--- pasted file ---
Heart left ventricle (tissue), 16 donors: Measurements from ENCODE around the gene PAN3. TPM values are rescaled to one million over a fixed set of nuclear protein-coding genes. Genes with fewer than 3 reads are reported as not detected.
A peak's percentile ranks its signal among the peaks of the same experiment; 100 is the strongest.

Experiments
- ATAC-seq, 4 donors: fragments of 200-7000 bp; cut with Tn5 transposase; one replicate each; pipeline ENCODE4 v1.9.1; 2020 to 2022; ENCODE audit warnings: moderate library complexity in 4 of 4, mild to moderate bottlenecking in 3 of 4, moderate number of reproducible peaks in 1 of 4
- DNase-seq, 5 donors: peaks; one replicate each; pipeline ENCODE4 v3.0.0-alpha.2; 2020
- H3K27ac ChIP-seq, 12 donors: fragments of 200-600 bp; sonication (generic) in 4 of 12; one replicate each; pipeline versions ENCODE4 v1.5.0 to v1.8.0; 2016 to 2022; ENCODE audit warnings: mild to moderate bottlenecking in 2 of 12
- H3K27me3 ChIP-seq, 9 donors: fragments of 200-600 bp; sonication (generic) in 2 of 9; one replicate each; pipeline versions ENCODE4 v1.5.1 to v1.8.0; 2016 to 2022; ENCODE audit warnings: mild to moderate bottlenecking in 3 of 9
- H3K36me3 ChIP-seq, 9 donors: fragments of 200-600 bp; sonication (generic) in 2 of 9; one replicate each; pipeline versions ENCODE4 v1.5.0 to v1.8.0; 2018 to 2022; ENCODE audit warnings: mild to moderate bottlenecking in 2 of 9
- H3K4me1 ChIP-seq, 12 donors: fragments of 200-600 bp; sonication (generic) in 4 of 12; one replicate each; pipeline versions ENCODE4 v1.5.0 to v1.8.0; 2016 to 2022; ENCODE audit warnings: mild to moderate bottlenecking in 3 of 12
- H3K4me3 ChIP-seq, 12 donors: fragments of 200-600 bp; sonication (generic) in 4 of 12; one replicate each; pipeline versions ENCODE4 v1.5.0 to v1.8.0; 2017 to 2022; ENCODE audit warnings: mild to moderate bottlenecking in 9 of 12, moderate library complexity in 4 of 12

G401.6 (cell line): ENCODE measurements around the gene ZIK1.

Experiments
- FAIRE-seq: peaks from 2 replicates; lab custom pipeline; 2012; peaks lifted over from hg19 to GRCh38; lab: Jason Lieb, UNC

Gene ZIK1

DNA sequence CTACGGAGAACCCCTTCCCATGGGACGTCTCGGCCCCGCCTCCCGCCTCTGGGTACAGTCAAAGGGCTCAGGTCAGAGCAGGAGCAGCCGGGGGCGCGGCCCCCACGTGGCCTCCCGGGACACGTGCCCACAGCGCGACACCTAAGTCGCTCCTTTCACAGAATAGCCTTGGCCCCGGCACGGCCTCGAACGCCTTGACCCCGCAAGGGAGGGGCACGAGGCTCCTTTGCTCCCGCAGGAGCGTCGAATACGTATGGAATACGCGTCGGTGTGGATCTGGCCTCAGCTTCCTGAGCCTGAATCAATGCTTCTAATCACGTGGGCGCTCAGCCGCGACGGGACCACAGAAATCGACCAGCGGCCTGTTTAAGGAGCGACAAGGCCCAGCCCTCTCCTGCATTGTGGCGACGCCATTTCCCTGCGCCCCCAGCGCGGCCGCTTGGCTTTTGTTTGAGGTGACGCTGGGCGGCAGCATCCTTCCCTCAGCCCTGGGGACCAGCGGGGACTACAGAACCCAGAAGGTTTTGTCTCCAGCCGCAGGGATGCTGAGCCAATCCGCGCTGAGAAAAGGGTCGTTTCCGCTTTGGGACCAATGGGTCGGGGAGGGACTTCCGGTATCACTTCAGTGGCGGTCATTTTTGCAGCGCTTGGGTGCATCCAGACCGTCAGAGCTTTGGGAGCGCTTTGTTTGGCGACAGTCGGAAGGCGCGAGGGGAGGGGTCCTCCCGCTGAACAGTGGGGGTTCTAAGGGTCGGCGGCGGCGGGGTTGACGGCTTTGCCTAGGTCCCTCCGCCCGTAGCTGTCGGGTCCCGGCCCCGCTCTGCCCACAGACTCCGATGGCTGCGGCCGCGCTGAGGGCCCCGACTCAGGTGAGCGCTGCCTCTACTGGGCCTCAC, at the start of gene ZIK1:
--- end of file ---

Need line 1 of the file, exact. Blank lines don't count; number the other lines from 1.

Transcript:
Heart left ventricle (tissue), 16 donors: Measurements from ENCODE around the gene PAN3. TPM values are rescaled to one million over a fixed set of nuclear protein-coding genes. Genes with fewer than 3 reads are reported as not detected.